Emily LakdawallaOct 30, 2017

#DPS17: The Moon's Giordano Bruno crater through many eyes

The Division for Planetary Sciences meeting has been over for a week and I'm still processing my notes. Today's story is about a presentation by Sriram Bhiravarasu on some interesting minerals mapped around a fresh crater on the Moon. Like the other talks from DPS that I've been writing up, it's not an Earth-shattering result, just an illustration of the kinds of processes by which scientific research inches forward. I liked this paper because of how international it was -- the talk featured data from India's Chandrayaan-1, Japan's Kaguya, images and spectra from NASA's Lunar Reconnaissance Orbiter, and radar data from orbiters and Arecibo.

In fact, the presenter is a postdoc at Arecibo, and is currently displaced from there by loss of power and water to his home thanks to hurricane Maria. So I also wanted to highlight his talk because I cannot imagine being a young researcher trying to establish my cred and having a historically awful hurricane devastate the community in which I was working. In general, I was stunned by how many Arecibo workers were at DPS and able to talk science despite what has been a traumatic couple of months for them all. If you are reading this and feel like supporting local recovery efforts, I suggest Antonio Paris' gofundme for his delivery of supplies to his home state of Utuado, and the USRA's gofundme to help Arecibo staff. Arecibo has been a major center for relief for the local area -- they've been supplying drinking water and generator power and a helicopter landing pad for relief flights, among other things.

Anyway, back to the Moon. This is the Moon. You may recognize it. But you don't usually see it from this perspective; you would have to be an astronaut to see it from this point of view. Near the top of the picture is a very pretty rayed crater named Giordano Bruno. Rays generally mean a relatively youthful crater. Over time, micrometeoroid impacts and other space weathering processes make the rays fade.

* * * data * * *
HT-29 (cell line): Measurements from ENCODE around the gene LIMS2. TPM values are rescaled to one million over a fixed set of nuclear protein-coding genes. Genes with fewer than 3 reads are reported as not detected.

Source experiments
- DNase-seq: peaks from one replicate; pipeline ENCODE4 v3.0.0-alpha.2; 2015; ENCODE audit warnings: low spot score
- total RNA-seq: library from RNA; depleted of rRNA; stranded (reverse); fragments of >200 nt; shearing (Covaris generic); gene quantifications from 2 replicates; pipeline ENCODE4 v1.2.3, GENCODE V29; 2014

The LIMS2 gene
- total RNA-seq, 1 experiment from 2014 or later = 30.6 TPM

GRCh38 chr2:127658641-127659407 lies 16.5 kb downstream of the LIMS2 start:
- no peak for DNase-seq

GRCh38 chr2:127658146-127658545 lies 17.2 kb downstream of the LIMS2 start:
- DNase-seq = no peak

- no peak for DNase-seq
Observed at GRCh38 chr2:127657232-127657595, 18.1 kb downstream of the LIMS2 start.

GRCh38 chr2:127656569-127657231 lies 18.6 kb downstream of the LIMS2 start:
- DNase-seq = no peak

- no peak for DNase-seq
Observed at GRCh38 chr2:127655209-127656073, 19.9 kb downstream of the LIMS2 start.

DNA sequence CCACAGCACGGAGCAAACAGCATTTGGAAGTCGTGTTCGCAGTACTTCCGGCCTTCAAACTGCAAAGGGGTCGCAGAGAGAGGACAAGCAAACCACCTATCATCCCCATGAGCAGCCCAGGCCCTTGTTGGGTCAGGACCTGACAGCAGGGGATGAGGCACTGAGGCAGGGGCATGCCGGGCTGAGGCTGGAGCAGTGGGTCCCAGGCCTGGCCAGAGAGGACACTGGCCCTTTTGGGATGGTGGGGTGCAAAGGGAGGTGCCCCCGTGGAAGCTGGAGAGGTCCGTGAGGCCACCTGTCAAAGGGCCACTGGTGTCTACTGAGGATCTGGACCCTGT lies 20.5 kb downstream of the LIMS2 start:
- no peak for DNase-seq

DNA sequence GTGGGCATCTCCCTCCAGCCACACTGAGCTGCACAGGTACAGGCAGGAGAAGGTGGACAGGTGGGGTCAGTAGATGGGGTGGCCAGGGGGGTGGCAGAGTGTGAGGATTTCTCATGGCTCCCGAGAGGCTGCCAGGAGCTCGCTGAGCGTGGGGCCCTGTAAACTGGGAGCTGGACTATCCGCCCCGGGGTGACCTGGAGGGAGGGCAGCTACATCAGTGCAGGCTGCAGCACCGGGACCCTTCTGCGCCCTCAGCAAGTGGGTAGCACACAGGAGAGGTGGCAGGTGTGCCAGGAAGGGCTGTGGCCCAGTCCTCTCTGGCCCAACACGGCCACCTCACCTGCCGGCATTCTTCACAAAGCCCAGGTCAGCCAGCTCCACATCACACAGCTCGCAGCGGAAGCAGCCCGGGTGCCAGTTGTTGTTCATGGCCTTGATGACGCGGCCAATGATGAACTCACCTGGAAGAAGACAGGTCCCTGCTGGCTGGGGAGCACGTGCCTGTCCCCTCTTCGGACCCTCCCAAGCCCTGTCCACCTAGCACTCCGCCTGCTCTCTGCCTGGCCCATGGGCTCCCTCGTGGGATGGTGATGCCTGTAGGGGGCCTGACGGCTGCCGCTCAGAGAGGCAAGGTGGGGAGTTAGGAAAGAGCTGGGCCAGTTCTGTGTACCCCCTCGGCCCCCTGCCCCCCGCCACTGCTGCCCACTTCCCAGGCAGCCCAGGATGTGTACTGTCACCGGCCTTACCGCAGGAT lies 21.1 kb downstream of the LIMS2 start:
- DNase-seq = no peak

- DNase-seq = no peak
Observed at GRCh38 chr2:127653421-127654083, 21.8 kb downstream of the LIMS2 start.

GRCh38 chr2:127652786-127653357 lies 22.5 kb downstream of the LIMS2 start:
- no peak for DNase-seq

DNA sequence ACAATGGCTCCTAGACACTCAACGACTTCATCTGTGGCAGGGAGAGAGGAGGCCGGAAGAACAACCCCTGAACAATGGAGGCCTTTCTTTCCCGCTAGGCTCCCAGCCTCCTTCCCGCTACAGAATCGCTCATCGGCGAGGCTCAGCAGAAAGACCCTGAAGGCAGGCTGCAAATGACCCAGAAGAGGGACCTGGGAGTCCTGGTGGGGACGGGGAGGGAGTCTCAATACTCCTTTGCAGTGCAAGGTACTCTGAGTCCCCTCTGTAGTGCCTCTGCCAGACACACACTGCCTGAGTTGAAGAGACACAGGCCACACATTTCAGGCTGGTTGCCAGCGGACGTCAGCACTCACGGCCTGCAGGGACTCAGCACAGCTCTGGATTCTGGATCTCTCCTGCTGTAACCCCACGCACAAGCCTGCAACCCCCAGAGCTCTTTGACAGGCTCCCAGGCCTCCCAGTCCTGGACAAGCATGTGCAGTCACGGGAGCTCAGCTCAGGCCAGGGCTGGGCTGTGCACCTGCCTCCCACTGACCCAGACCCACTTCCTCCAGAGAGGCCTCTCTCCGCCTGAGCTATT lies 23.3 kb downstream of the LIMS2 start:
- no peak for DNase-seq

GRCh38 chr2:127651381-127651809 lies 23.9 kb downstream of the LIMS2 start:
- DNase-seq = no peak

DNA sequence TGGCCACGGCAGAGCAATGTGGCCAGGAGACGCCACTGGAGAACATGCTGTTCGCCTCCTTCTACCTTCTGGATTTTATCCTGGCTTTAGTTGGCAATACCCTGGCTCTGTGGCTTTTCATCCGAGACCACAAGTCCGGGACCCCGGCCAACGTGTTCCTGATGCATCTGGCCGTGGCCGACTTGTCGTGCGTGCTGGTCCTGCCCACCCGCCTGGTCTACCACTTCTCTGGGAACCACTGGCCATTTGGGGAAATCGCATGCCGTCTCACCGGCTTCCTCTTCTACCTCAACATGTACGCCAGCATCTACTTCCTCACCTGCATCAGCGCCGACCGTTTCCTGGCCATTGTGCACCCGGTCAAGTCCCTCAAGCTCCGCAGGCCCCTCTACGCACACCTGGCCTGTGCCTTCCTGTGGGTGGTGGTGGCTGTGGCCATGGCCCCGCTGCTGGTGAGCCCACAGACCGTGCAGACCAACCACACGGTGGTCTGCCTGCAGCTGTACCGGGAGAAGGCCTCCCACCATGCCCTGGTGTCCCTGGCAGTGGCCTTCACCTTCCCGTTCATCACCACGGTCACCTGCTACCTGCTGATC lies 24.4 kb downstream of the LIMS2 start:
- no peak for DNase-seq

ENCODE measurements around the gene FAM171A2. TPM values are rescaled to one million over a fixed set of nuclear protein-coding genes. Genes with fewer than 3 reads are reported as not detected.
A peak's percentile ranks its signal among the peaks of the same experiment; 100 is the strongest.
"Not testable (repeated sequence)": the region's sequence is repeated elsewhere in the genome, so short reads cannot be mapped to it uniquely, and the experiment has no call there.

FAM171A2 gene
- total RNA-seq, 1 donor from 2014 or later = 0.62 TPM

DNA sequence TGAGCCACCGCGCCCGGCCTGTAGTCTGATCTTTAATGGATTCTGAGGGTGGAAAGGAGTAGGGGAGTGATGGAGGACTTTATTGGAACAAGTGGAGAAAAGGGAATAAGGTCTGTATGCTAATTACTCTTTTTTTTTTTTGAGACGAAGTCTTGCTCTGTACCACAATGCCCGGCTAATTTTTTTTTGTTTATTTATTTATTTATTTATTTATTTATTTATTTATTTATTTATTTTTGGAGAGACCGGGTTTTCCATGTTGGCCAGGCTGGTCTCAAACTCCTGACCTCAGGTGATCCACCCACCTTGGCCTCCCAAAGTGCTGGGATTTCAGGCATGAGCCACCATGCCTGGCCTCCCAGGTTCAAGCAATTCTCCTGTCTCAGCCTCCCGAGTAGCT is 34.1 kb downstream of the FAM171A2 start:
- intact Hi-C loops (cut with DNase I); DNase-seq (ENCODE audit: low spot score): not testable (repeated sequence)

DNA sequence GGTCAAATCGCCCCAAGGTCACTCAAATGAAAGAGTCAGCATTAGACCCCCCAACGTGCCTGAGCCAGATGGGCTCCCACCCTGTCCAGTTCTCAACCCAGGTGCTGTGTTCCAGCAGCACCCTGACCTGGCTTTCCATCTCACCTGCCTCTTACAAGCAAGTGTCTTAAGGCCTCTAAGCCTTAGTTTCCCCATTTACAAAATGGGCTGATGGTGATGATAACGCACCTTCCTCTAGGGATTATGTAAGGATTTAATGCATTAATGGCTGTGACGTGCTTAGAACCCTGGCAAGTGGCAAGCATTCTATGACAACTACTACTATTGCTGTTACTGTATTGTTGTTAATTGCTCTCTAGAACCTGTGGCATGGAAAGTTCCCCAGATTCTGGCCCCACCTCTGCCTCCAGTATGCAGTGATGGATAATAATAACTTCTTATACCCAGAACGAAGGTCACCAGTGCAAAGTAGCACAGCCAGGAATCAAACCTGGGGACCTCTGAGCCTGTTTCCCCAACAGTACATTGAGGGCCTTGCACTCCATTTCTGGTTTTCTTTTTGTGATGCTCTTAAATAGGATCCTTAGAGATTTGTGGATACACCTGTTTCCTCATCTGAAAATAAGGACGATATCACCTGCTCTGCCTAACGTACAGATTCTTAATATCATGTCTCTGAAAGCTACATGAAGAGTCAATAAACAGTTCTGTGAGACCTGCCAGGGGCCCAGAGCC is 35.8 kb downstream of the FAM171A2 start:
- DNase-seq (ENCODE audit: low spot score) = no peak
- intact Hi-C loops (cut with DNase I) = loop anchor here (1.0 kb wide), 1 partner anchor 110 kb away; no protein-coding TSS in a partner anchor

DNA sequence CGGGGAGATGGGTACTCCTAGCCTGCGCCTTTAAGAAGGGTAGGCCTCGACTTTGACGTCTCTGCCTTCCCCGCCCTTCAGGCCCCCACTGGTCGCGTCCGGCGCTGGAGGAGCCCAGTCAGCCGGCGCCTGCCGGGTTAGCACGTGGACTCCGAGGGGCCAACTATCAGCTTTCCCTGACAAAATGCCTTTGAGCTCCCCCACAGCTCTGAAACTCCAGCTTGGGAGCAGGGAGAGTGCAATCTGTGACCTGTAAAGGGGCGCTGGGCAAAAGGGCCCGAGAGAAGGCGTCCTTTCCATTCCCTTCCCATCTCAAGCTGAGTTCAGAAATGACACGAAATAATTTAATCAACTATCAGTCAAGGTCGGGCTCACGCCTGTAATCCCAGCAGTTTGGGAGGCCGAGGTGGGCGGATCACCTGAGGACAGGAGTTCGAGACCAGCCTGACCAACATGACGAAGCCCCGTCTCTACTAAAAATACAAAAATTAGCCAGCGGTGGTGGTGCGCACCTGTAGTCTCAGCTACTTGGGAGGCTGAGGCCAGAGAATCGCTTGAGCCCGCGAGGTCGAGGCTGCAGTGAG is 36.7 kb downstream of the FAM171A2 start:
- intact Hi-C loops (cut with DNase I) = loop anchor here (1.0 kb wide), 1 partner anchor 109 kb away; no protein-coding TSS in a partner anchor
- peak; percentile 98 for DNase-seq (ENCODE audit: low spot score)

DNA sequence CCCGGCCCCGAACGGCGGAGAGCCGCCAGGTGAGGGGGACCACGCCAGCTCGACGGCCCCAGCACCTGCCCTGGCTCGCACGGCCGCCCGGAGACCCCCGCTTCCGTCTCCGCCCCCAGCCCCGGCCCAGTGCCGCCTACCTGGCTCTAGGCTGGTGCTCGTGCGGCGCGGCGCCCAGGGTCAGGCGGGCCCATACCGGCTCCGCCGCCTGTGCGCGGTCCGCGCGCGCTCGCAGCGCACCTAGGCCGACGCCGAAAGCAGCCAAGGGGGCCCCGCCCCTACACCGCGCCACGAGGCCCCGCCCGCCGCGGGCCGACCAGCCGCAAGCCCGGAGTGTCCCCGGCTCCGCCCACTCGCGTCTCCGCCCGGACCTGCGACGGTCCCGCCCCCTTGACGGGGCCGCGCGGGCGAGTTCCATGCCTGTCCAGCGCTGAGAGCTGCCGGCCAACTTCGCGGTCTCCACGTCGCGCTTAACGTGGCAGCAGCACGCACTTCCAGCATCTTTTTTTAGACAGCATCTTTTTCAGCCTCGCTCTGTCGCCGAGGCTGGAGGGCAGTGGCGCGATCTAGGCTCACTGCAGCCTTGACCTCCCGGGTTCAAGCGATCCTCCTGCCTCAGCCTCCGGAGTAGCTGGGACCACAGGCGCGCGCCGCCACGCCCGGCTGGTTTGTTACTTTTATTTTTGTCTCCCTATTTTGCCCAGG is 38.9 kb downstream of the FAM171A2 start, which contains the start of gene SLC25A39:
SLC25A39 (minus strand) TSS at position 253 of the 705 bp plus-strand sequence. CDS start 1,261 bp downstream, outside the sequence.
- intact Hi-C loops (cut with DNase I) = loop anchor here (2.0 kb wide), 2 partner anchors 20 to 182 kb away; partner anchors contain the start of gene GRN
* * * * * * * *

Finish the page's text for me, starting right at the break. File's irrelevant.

Apollo 11 image of a nearly full Moon
Apollo 11 image of a nearly full Moon One of the Apollo 11 astronauts took this photo of an almost fully illuminated Moon on July 21, 1969, during their journey home. The command module was nearly 20,000 kilometers away from the Moon at the time. The egg-shaped dark area above center is Mare Crisium. The rayed crater Giordano Bruno is near the top of the frame. Near the bottom are two small rayed craters that bracket a larger crater, Stevinus. High-sun images like this one emphasize albedo differences (like crater rays and mare basins) over topography (like crater bowls).Image: NASA / ALSJ / Emily Lakdawalla

Another way to make crater rays fade is to look at the crater under oblique illumination. It's very hard to see the rays unless they're lit from nearly straight overhead.

Apollo 16 view of the Moon centered on Giordano Bruno crater
Apollo 16 view of the Moon centered on Giordano Bruno crater At the exact center of this photo is an unassuming crater with a fairly crisp rim and rumpled floor named Giordano Bruno. Thanks to oblique illumination, it's nearly impossible to see the extensive ray system that surrounds the crater.Image: NASA

I still find it wonderful that some of the best photos of the Moon are from the Apollo and Lunar Orbiter missions. Later missions have had fantastic cameras, but just like Viking at Mars, it's better to dig deeper into history for the prettiest wide-angle views.